Culture of Hoops

Examining The Starless and Totally Unpredictable Final Four

Image Courtesy of NCAA March Madness/Facebook

Image Courtesy of NCAA March Madness/Facebook

If you’re like me, and if we’re being honest, you probably aren’t like me, but let’s role play for a second, OK? Nothing kinky, just some tame stuff that will set the scene. If you’re like me, that means that you’ve been watching the NCAA Tournament with an eye constantly on which of these collegiate athletes will eventually be playing 82 games (or something close to that depending on their teams stance on resting players) in the NBA.

Now here’s something I find awfully interesting … there is a very strong possibility that the eventual Most Outstanding Player of the 2017 NCAA Tournament won’t be a lottery pick in this June’s NBA Draft, or any NBA Draft in the future. It’s almost equally possible that not a single one of the 20 players in those four starting line-ups will be a lottery pick at any time.

At first glance it seemed awfully peculiar to me that this Final Four could be void of any single lottery worthy talent. Please note the wording, “Lottery worthy talent.” This Final Four features Conference Players of the Year from the SEC (Sindarius Thornwell), WCC (Nigel Williams-Goss), Pac-12 (Dillon Brooks) and ACC (Justin Jackson). Yet, the only player who, based on what various Mock Draft websites would tell you, will have a chance to be selected in the Top 14 in the 2017 NBA Draft is Gonzaga’s Freshman sixth man Zach Collins. If this is the case, that means that based on the history of late 1st round/2nd round drafting, we’re more than likely never going to see any of the players in this Final Four starring in the NBA.

Thornwell, Brooks, Williams-Goss and Jackson are all very talented basketball players; far more talented than you or I are at the game of basketball. But none of those four are mind-blowing athletes by NBA standards, or underclassmen, or resemble anything right now other than what they will likely to be in the NBA. They don’t boast the kind of resume or ceiling or immediate upside as Lottery locks like Lonzo Ball, Malik Monk and De’Aaron Fox, Markelle Fultz, Josh Jackson, etc. And that’s fine. It doesn’t mean the Final Four won’t be entertaining or dramatic; even as a hardened and passionate “NBA > NCAA” defender, I’m anxiously awaiting the three final games of the College Basketball season.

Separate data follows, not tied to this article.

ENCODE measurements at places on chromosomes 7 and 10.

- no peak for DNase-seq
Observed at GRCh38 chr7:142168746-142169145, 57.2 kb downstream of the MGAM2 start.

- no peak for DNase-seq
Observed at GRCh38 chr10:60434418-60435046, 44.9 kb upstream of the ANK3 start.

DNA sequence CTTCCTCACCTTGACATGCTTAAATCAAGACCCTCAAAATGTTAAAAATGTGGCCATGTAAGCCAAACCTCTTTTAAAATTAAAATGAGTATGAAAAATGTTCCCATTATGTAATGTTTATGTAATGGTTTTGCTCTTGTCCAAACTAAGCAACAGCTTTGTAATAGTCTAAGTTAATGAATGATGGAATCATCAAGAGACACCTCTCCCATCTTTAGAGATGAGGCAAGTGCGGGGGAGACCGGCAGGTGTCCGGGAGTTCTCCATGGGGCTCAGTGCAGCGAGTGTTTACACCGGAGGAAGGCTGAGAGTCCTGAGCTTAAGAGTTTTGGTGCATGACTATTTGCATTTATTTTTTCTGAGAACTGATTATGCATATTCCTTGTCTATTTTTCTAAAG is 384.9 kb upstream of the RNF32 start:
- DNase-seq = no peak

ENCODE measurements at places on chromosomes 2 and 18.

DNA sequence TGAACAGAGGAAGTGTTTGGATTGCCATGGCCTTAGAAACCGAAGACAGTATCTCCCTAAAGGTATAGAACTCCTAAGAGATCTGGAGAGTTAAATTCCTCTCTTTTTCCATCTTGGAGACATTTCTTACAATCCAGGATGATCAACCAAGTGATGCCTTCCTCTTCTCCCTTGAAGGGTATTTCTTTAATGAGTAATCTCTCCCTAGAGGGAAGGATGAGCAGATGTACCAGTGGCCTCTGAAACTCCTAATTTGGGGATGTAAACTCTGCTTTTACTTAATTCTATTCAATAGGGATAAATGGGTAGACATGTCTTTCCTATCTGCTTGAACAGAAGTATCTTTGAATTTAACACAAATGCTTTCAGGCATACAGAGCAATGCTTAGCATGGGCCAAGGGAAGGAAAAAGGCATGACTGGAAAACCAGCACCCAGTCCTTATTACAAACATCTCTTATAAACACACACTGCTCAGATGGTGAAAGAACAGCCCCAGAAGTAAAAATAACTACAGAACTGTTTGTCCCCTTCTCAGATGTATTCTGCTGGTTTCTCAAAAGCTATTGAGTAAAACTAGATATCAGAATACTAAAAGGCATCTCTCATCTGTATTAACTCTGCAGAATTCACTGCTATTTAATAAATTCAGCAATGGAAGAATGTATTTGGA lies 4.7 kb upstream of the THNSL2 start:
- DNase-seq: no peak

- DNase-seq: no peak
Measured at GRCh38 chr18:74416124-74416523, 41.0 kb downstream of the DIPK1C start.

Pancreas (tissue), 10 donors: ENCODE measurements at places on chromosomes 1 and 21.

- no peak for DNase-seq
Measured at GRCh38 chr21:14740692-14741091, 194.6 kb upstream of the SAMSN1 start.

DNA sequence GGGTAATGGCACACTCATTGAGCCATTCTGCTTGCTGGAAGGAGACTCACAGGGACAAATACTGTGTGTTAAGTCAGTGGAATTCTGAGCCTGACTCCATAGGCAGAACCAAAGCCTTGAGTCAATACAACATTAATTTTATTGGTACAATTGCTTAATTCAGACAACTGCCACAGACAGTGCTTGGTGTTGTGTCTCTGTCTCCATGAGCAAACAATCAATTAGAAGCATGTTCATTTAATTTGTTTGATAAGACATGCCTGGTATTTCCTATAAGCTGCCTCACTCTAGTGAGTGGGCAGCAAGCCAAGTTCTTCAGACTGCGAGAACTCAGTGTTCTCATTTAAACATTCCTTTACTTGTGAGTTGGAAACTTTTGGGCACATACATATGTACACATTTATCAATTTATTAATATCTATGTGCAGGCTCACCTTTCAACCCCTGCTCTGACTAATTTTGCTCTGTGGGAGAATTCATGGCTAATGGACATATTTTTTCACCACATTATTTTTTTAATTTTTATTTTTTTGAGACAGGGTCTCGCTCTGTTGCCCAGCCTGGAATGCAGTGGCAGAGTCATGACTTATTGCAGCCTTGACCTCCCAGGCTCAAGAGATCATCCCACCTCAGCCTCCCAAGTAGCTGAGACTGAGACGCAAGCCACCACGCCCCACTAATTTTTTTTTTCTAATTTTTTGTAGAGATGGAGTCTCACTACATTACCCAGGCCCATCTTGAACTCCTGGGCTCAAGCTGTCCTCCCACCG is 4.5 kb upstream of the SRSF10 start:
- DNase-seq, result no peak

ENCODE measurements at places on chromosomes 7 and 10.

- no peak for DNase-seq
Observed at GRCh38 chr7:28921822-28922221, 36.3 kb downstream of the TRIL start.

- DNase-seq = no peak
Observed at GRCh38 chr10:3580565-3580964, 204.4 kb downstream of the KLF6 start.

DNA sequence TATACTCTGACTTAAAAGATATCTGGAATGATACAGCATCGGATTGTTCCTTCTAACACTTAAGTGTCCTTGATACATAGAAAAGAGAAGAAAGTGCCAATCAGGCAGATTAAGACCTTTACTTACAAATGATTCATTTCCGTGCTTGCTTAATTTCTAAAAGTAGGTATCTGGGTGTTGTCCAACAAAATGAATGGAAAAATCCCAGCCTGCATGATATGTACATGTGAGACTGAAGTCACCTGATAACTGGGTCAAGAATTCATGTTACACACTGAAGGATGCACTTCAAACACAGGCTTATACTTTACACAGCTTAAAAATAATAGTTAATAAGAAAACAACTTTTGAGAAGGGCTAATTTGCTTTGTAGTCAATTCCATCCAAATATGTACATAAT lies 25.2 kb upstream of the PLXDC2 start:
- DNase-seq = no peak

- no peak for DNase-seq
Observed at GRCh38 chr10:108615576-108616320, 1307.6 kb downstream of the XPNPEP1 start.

It both surprises and fascinates me, since the NCAA is essentially just a feeder system for the NBA, that our eventual National Champ would be one that exists without a sure-thing pro prospect. Prior to doing any real, concrete research, I was inclined to believe that this year’s Final Four was an outlier more than the the norm. To my surprise, there wasn’t a whole lot of truth to that assertion. Only nine of the last twenty MOP’s have been lottery picks, and just three (Carmelo Anthony, Emeka Okafor and Anthony Davis) have been a top three pick.

The previous four MOP’s have been woefully underwhelming. Luke Hancock of Louisville and Ryan Arcidiacono of Villanova have combined to score as many points in the NBA as I have, and the two others, Shabazz Napier and Tyus Jones, will be nothing more than career back-up Point Guards. If you want to take the time machine back twenty years, you’d see that Miles Simon and Jeff Sheppard went undrafted and scored only 42 more combined points in the NBA than me. The moral of this story is that I’m pretty sure I could play in the NBA … and maybe NBA talent not being a necessity for a team to win an NCAA Championship.

It’s especially interesting how now, in the age of One and Done’s, the last four MOP’s have been non-lottery talent, and three of the last four National Champions didn’t have a single player on their roster that was selected in the lottery of the NBA Draft. Does that suggest a large-scale trend in college basketball, or is this, as I expected, just an anomaly or an outlier of some sort? My guess is that unless college teams are profoundly loaded with Freshman talent (I’m talking about the likes of Kentucky in 2012 and Duke in 2015), we’ll begin to see veteran teams that have a year or two or three of experience playing together winning National Titles, outclassing the youngsters that are “in school” for nine months before they can take their talents to the NBA. This year is a good example: a very seasoned North Carolina squad is the current Vegas favorite to win the National Title, and they got to the Final Four by dispatching a young and loaded Kentucky team that features three Lottery prospects.

Don’t get too comfortable assuming that Carolina will roll to a Title and cut down the nets this Monday Night in Phoenix, Arizona. As we’ve seen time and time again, this whole March Madness thing is nothing but a guessing game. Whenever we think we have an answer, the College Basketball Gods pull a Rowdy Roddy Piper and change the question. South Carolina’s out of nowhere quest to reach the Final Four is as improbable as any tourney run I’ve seen. Oregon has the two best big shot takers and makers left in the tourney, and they’ve summoned another rim protector out of thin air in Jordan Bell after Chris Boucher tore his ACL. Gonzaga has reached the Final Four after fifteen-plus years of flirtation with Mark Few’s most well-rounded team to date.

Even more so than having a Final Four that is stacked with NBA talent and the blue bloods of College Basketball, I’d rather watch one that is completely and totally unpredictable. Just because this tournament has been so blatantly random thus far, I’ll go on record and say Oregon defeats Gonzaga in the National Championship game, and self-proclaimed “Mr. March” Tyler Dorsey is named Most Outstanding Player.

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